Thursday, May 30, 2019

The Genius of Plongle

I noted in my roundup of Oxford Nanopore technical announcements that I loved the Plongle concept.  This is really both a new application-specific integrated circuit (ASIC) and using it to build a 96-well sequencer.  Let me expand on what there is to love.

ASICs lie at the heart of ONT's technology -- digitizing the raw signal from the pores -- and have also been a major challenge.  The ASICs in the current instruments are expensive but must be close to the actual sensors.  For PromethION and MinION/GridION flowcells, this means the ASIC is in the flowcell and drives costs high and requires recycling the devices.  Flongle is a clever solution to separate the ASIC from a disposable "wetware" component, but it isn't clear it would scale.

ONT's solution is a new ASIC which they claim is cheap enough to be single use.  Able to monitor 400 channels -- more than Flongle but not quite MinION class -- the component is also inexpensive enough to not be fully utilized.  In the SmidgION cell phone sequencer, it would appear only a fraction of the channels would be in use.

But think about building the other way.  Clive didn't suggest it, but it is obvious that for many applications a new generation MinION flowcell using the new ASIC would be a real winner.  Sure, it might have only 80% of the number of channels and therefore 80% of the data, but MinION has shot past the data requirements of many users, with yields commonly around 20 gigabases and someone reporting 30 gigabases recently.   If flowcells were $200 each and had an expectation of only 15 gigabases per run, who could complain?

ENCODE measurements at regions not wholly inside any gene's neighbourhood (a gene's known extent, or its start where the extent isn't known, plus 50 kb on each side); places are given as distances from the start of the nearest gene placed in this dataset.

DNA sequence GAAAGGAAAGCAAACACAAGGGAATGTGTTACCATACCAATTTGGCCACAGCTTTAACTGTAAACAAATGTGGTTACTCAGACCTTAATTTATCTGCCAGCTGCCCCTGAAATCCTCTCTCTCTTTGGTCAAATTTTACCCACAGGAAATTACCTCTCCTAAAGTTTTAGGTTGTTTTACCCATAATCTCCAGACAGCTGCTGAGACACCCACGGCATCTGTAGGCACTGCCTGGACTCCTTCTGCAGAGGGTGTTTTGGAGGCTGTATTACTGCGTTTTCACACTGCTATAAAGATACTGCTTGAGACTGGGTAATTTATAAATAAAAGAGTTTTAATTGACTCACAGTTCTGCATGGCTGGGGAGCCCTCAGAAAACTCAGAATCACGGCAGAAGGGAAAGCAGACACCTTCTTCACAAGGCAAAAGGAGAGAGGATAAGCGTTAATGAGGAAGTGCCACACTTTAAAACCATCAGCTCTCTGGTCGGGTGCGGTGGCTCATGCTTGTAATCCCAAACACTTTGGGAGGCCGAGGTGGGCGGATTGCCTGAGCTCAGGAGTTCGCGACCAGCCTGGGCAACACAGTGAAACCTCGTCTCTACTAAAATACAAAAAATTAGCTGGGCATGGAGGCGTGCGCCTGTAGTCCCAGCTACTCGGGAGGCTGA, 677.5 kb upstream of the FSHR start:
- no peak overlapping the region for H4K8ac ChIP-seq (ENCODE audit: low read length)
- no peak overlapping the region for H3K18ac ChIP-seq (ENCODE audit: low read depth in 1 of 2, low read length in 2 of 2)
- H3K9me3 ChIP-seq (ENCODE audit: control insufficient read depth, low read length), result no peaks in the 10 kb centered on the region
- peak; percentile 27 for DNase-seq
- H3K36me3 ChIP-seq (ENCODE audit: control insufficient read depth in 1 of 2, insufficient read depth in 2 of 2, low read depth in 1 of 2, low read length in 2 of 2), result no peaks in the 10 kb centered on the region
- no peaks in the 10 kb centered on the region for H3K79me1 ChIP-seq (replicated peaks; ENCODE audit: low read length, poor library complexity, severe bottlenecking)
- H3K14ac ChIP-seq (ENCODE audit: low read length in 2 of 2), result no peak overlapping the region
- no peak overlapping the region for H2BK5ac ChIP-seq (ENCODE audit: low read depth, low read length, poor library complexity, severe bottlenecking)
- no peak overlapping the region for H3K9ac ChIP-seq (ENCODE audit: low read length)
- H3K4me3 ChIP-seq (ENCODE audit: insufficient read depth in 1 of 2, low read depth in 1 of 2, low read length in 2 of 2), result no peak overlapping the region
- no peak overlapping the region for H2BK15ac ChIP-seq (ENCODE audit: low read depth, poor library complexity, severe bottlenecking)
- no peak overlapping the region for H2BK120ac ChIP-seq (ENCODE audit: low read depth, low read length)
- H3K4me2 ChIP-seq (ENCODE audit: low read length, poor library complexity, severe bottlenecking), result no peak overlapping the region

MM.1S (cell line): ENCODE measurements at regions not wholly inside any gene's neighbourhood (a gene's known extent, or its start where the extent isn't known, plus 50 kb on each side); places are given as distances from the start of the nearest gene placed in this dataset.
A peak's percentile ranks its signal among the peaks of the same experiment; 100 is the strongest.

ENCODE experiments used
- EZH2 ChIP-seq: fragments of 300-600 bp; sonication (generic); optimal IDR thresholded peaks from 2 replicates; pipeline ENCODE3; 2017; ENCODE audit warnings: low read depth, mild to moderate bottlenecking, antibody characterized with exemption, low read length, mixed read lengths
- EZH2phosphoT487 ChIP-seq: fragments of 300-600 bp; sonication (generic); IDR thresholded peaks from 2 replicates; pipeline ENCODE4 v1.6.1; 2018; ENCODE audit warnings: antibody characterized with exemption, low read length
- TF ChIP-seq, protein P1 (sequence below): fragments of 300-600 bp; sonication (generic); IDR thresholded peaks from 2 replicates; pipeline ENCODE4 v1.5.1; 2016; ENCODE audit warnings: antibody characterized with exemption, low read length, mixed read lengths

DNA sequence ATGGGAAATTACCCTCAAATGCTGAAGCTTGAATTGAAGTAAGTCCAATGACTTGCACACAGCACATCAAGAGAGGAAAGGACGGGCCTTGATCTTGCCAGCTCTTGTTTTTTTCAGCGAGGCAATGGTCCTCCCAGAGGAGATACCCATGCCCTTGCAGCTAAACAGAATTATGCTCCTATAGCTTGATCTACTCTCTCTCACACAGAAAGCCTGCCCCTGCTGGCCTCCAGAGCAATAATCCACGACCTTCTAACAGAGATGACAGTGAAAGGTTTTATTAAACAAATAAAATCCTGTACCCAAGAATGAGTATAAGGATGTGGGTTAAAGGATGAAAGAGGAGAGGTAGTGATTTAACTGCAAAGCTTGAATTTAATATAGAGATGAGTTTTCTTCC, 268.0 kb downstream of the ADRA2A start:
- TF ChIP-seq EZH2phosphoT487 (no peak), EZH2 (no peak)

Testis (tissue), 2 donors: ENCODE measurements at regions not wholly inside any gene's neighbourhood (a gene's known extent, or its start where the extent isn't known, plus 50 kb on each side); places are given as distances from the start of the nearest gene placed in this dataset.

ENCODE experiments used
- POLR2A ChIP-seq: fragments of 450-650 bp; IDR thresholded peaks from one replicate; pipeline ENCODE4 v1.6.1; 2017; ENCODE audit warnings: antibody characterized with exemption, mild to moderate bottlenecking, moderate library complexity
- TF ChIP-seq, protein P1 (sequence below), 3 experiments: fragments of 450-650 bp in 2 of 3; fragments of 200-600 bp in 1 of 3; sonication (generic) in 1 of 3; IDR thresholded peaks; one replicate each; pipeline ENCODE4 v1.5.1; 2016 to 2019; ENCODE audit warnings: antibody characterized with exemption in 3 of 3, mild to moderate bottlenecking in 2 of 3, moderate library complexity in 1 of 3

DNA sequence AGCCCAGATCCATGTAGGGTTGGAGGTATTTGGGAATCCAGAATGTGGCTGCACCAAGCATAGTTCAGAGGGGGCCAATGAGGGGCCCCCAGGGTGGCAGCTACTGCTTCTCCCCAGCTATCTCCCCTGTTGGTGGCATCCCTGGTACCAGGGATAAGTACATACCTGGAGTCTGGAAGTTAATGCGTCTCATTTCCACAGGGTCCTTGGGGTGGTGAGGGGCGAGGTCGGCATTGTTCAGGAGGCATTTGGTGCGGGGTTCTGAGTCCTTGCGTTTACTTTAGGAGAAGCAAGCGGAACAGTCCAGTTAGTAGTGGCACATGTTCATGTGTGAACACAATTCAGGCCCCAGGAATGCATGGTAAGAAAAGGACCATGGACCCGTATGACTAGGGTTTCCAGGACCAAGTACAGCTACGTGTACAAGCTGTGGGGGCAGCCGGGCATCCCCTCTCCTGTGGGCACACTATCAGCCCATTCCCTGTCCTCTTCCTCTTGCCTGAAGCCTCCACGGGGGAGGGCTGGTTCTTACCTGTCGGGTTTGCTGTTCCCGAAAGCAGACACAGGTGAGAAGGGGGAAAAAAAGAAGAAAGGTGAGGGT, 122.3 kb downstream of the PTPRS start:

A new PromethION flowcell using four of these ASICs would seem likely, though I don't have all the numbers in front of me in terms of interconnects.  But what could also be interesting would be small format flowcells -- or perhaps just a small-format machine that took PromethION flowcells -- that had multiple ASICS and therefore very high simultaneous channel capacity.  MinION uses four-way multiplexing to increase overall throughput while needing only 512 recording channels.  But what if you have an application where speed is at a premium and therefore you would pay a premium?  Such as clinical applications.  In some circumstances, one might even be willing to sacrifice some accuracy for blazing speed such as pores running at 1000 bases a second.  

A cheap ASIC also suggests more opportunities to embed nanopore sensing in other devices and settings.  The PipettION idea I threw out before the conference.  Or perhaps nanopore devices integrated with other microfluidics than VolTRAX.  

I've mentioned the 96-well sequencer to a few colleagues and the response has been the same: where do I sign the PO?  In a high-throughput environment such a device would be welcome.  It gives yet another way to map samples to devices -- we already have time-based multiplexing by washing (or now nuclease flushing) flowcells and barcoding.  Now we could also have spatial.  Depending on your needs and pressures, each may be more-or-less desirable and they can be mixed.